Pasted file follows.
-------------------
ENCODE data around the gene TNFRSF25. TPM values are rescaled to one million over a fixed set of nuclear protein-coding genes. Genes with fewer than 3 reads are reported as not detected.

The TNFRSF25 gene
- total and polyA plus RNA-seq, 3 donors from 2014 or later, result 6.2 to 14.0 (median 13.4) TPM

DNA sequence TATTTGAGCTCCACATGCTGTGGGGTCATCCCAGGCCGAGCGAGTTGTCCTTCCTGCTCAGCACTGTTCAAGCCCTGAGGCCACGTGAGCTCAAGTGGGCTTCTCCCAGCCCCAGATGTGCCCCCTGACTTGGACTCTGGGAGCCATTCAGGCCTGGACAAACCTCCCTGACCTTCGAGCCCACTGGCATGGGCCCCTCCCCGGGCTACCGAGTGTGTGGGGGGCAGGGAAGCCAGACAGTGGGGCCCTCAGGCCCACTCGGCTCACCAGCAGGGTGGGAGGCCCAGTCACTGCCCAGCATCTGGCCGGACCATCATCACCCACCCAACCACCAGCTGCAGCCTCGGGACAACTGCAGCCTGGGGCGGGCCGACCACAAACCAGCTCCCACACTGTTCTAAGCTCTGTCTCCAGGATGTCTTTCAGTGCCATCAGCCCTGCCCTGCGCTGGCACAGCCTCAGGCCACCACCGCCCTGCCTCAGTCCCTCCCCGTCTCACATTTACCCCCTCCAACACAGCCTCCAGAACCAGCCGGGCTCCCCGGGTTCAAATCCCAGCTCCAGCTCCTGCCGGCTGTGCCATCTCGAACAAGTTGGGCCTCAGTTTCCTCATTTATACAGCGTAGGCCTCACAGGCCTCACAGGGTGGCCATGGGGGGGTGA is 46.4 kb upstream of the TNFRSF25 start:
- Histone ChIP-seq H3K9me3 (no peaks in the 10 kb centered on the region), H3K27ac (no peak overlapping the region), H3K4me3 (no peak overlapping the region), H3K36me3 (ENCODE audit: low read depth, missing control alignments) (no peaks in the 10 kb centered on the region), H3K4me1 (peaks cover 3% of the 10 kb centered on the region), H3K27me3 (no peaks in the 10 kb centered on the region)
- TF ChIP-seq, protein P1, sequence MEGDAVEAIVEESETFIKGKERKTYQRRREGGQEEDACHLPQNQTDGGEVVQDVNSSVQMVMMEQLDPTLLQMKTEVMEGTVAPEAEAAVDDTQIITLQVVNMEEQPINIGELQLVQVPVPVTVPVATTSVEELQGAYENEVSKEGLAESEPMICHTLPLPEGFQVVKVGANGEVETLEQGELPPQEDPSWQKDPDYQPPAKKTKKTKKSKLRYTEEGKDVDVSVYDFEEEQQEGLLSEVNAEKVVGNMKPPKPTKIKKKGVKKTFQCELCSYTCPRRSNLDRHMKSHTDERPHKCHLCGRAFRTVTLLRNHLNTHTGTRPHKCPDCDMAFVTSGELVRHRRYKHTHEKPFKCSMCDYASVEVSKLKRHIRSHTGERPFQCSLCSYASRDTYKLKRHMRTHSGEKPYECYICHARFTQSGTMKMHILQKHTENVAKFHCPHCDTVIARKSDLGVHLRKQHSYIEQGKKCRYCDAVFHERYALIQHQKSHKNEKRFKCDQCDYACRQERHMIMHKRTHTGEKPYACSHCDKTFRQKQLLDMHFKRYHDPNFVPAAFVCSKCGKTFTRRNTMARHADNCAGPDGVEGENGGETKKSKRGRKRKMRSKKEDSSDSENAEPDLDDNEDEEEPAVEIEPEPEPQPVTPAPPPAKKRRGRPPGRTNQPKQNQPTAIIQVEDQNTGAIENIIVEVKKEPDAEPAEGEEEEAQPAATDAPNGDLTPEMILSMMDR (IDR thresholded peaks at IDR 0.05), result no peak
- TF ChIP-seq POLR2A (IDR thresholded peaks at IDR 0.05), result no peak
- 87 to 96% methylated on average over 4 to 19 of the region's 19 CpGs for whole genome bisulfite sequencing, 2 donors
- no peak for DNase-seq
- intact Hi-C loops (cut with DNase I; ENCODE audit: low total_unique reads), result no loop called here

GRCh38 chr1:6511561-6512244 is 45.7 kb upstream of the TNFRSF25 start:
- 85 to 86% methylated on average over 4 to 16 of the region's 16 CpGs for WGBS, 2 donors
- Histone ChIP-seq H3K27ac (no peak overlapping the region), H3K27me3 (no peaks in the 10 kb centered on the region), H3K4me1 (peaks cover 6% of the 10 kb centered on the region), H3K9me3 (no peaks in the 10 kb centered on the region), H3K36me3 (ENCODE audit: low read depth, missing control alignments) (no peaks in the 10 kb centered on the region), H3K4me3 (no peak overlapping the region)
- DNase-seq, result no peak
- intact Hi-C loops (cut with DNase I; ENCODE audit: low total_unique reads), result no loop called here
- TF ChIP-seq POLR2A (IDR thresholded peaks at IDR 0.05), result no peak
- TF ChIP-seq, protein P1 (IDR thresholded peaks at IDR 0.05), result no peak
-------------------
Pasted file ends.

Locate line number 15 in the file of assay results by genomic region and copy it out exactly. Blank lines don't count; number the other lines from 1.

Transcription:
- intact Hi-C loops (cut with DNase I; ENCODE audit: low total_unique reads), result no loop called here